It wasn’t easy to find him actually. We found out who ran that page, and it was a guy who plays in a progressive rock band from Tasmania. He actually knew how to get a hold of Steve. Steve is American, however, he doesn’t have a phone or Internet. We had to get a hold of his sister, who wrote him a letter [laughs]. I know it sounds crazy, because it really was a crazy story [laughs]. To be honest, at first I thought maybe it was too much. There were too many scenarios where it wouldn’t work out. But I’m really happy with it. To make it better, he’s really psyched on it too. He gave us another piece of art for our tour poster we did, and we are discussing doing another one as well. It’s pretty awesome that we were able to get a hold of him.
Dead Rhetoric: What led to signing with eOne?
Olson: We put out two records on Relapse, which was great. eOne was interested in us. We knew about them because several of our friend’s bands are on there, and some internal things happened with Relapse as well. We knew they were interested, so we went over and they made us a great offer. They have been great so far. They were behind our idea of the album artwork too. Steve R. Dodd painted the cover, and the inside, and it’s a gatefold. It looks amazing. It was really cool, because we haven’t ever really had anybody want to invest that kind of money into a release, or do a double-gatefold thing. We knew Crowbar, Black Fast, and High on Fire – they put out great records for them and they all had good things to say about eOne. We are happy to work with them.
Dead Rhetoric: Could you discuss the relationship between yourself and Chris Evans, and how crucial it is to Lord Dying?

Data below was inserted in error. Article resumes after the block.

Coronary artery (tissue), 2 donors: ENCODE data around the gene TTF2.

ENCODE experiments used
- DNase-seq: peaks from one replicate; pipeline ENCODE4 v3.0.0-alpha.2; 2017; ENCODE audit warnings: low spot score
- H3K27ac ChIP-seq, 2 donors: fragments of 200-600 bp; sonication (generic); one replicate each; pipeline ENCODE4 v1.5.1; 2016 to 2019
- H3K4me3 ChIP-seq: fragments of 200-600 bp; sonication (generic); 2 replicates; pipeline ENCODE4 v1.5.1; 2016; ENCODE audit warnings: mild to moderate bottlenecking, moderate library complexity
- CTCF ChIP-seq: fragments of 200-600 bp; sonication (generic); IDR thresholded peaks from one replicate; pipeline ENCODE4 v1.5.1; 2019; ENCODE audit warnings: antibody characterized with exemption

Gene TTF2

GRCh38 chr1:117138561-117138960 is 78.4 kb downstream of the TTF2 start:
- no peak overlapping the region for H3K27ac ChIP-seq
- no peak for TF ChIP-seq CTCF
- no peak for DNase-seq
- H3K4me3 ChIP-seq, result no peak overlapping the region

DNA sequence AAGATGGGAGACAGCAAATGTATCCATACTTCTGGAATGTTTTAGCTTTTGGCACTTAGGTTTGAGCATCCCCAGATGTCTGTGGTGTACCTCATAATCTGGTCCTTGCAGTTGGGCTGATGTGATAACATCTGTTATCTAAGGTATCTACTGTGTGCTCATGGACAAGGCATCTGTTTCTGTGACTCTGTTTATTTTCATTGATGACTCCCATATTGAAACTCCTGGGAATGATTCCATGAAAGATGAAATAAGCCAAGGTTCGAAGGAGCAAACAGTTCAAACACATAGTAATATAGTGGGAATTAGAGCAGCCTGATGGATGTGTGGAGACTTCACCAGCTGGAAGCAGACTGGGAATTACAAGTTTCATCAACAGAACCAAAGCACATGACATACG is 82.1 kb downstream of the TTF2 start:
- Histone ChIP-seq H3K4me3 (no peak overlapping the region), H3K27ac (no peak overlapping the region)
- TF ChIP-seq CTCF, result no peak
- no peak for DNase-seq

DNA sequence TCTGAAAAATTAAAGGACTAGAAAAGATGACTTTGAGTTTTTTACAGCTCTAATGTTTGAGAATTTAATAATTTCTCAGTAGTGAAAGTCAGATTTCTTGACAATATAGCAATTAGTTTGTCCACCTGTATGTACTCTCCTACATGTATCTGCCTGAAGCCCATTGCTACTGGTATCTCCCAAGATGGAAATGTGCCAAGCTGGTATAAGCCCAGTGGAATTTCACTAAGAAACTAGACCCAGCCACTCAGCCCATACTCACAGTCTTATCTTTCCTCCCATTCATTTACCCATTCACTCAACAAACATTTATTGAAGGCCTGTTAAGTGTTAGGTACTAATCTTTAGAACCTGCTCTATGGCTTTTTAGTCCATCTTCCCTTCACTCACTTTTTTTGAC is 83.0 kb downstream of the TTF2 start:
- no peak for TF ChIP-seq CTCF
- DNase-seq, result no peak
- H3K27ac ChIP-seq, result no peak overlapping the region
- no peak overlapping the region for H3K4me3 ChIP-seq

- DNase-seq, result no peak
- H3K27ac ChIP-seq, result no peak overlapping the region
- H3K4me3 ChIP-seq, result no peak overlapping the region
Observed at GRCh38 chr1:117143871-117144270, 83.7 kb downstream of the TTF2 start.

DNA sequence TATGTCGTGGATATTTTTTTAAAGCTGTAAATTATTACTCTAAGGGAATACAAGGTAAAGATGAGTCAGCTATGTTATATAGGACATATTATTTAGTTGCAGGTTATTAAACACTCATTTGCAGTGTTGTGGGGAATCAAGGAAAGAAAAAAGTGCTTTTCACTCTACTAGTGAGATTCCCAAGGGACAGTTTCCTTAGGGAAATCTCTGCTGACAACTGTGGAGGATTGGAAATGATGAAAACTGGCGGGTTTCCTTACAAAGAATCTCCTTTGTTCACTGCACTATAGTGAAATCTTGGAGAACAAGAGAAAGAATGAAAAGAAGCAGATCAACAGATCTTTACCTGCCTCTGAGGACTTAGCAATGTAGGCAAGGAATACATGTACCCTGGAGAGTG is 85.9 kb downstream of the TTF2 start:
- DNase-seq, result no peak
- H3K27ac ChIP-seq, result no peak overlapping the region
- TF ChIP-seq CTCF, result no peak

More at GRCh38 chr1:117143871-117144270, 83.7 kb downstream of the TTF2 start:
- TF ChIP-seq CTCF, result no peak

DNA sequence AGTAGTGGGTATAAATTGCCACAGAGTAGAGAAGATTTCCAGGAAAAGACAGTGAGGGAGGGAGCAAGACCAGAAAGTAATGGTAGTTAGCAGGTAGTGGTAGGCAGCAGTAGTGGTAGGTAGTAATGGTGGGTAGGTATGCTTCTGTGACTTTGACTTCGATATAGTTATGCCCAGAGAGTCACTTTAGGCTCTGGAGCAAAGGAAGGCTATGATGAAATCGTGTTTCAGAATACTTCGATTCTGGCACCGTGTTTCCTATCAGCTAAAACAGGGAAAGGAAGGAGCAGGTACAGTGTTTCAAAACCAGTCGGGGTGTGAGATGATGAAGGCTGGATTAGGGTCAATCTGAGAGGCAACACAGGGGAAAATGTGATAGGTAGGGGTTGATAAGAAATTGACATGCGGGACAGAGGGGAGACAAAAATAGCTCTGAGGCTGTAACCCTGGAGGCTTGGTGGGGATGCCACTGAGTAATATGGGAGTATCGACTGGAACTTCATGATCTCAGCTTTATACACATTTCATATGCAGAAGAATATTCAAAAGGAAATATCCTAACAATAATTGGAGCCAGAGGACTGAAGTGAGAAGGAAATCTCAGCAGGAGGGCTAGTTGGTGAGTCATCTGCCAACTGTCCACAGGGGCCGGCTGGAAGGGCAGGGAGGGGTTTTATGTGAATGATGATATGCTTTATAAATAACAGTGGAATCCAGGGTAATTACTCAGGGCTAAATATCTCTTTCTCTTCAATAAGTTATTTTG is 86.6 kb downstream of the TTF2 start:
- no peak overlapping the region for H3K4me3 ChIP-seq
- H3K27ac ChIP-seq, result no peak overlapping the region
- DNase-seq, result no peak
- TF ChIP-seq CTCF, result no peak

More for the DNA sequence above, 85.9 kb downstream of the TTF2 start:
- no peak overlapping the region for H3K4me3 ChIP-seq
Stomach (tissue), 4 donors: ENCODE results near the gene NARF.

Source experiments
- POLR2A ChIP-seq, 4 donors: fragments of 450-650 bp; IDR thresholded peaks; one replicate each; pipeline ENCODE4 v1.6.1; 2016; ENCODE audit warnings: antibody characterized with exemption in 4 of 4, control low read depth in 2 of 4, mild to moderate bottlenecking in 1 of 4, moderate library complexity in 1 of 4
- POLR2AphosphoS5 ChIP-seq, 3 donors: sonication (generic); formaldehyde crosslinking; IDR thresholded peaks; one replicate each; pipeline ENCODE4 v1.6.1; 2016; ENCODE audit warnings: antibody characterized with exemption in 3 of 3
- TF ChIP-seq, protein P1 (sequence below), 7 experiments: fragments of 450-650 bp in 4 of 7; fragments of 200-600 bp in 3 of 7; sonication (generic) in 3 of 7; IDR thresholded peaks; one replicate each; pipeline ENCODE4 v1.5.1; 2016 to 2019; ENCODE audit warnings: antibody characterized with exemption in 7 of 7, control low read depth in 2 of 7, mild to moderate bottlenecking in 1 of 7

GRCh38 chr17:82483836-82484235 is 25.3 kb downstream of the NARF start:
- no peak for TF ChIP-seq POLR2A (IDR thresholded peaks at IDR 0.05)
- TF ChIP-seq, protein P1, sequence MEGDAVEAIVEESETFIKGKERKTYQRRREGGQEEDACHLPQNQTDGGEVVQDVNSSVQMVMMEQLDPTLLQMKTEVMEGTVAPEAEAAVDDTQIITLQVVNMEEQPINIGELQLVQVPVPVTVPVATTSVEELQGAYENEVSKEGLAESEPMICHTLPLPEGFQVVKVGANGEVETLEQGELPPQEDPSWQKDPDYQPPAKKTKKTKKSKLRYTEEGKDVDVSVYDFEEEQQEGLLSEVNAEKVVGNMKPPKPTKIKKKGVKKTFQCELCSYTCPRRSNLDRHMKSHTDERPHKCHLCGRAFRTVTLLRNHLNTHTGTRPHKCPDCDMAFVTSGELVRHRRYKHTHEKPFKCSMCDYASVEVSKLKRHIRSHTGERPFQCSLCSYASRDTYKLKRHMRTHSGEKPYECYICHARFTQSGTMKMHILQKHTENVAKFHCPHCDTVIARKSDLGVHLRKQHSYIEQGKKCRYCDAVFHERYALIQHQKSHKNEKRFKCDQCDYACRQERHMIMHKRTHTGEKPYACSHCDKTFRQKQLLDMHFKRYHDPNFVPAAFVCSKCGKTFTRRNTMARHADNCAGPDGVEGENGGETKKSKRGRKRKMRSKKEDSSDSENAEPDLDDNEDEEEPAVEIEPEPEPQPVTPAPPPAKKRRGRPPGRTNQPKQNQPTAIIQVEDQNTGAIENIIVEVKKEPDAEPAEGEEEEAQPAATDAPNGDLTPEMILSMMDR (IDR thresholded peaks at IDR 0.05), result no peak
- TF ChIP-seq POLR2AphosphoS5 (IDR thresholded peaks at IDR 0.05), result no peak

Olson: I think that without it, it wouldn’t be the same. There’s something that happens when you write music with someone for that long. We don’t even really need to communicate words as much [laughs] when we are expressing an idea we are trying to do. It happens right away. It becomes more natural. We’ve been doing bands now for like 20 years now, and almost 10 years for this band. I think that has been a big part of the band, especially the way things are going now. I think it’s something we are really happy about – it’s not something that you can just go out and find. We have honed in over the last 20 years, which is great. I think because of us having such a long working relationship, we know the right ways to push each other to get the best out of each other.
Dead Rhetoric: What do you feel are some important lessons you’ve learned from Lord Dying?
Olson: Never giving up – we certainly don’t make a living doing this. It’s been a labor of love. So I think it’s important to do what makes you happy as a musician. It has to be a labor of love, or there’s no point in doing it. I think that’s the biggest lesson I’ve learned.
Dead Rhetoric: You did a travel feature for Metal Sucks – does being a fan of traveling help with the amount of time you spend on the road?
Olson: Maybe – I do love to travel. It’s a huge passion of mine for sure. It may have helped getting us out there in the beginning. I have always loved travel, but I never did any international travel until Lord Dying did international travel. The first time I left the country was when we had a show in Canada. Then the next time was Mexico, and then Europe. I think that it works both ways – it’s a symbiotic thing to be honest.
Dead Rhetoric: So getting out of the country helped to spark that urge to explore more?
Olson: It helps, for sure. I do plenty of trips on my own – either solo trips or with travelers from all over the world. I almost always do solo trips at the end of a tour if we go to Europe. The band pays for me to get over there, and then it’s pretty cheap to fly from anywhere in Europe – Asia, Africa – it’s a lot cheaper from there, other than the Americas. Just because it’s closer.
Dead Rhetoric: What are some of your other passions beyond music and travel?
Olson: That’s about it [laughs]! I like to read. To be honest, music and travel are essentially everything I do. I don’t have too much more going on. I spend all my time working to afford to travel, then I travel or tour [laughs]. That’s about it!
Dead Rhetoric: What’s next for the band after the album is released?
Olson: There will be lots of touring. We have a US/Canada tour coming up – May 8 to June 8. We will be out for a month doing that. Then we go back to Europe in October. I’ll be doing some traveling myself in between there. Then there’ll be a lot more tours. We’ve also started working on the next record too. Hopefully this one will be finished in a more timely manner and it’ll be ready to go as soon as this album cycle is over so we can just keep it rolling.